In November 2017 letters were sent to all jurisdictions, informing them of the outcome of the Code Group’s work. Where necessary, a political commitment was requested within a specified timeframe to addressing any concerns identified.

The Code Group considered three sets of core criteria against which jurisdictions were assessed.

The first were those that a jurisdiction should fulfil to be considered compliant on tax transparency.

This can be satisfied through commitment to the automatic exchange of information, Membership of the Global Forum on transparency and exchange of information for tax purposes, with a satisfactory rating, and signature and ratification of the OECD Multilateral Convention on Mutual Administrative Assistance. Jersey satisfies all these criteria.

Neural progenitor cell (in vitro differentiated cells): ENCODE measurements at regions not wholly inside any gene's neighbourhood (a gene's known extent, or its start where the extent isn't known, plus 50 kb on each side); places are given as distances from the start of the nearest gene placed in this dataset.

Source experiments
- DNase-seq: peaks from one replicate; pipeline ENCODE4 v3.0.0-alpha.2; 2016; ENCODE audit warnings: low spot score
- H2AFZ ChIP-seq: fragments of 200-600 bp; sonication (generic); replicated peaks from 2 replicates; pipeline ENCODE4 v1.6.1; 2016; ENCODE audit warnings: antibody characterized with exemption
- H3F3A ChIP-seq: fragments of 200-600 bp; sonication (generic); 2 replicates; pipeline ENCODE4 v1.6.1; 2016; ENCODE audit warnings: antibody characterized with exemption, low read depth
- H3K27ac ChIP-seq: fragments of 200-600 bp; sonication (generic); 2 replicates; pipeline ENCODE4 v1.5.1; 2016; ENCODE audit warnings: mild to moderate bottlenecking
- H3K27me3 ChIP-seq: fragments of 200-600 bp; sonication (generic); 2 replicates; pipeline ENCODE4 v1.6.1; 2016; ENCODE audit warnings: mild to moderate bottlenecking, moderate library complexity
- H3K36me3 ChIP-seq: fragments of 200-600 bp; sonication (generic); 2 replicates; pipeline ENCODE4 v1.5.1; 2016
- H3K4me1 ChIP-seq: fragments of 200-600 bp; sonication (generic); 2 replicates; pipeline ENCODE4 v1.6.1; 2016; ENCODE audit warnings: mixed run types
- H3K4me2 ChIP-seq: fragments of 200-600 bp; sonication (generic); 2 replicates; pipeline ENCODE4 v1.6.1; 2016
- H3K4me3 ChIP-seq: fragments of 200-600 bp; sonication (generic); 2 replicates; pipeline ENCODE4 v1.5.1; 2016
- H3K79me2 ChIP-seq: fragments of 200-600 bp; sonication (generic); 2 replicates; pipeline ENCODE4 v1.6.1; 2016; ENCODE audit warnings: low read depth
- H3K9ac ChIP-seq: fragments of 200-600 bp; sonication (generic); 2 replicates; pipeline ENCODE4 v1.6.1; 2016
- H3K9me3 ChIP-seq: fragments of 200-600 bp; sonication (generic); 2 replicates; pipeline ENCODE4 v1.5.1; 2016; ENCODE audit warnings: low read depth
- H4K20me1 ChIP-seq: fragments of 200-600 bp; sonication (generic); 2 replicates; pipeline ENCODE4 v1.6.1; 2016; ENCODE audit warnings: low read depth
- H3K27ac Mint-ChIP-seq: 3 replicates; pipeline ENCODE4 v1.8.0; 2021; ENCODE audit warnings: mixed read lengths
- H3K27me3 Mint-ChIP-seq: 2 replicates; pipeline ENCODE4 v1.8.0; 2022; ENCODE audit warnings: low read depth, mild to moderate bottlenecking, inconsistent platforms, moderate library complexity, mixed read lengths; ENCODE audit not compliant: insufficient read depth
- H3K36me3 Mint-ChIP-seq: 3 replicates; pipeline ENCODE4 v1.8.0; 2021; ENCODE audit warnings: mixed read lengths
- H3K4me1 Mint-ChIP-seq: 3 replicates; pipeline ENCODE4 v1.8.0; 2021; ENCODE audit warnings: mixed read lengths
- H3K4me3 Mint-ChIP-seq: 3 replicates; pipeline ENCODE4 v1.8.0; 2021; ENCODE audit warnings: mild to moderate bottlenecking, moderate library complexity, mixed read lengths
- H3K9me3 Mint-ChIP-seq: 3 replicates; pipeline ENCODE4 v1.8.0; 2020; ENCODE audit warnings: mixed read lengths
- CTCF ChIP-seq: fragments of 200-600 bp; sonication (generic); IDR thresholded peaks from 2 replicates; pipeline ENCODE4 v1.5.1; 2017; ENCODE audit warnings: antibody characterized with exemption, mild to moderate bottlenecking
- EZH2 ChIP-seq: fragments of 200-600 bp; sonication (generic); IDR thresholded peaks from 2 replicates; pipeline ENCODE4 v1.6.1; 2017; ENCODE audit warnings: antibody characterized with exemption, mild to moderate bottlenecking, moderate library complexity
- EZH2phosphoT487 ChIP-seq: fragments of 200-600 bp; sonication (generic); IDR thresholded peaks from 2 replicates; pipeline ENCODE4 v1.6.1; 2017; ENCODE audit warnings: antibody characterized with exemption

The second set of criteria related to anti-BEPS measures being implemented. These criteria are satisfied by Membership of the Inclusive Framework on BEPS. Again, Jersey satisfies these criteria.

The third set of criteria were those a jurisdiction should fulfil to be considered compliant on fair taxation. Concerns were highlighted by the Code Group that Jersey did not satisfy Criteria 2.2, regarding the existence of tax regimes that facilitate offshore structures which attract profits without real economic activity.

In order to maintain our status as a cooperative jurisdiction, I have made a written commitment to address these concerns by the end of next year.

I have repeatedly said that Jersey is a jurisdiction of substance, and the Jersey Financial Services Commission undertake certain economic substance tests prior to the approval of new regulated entities.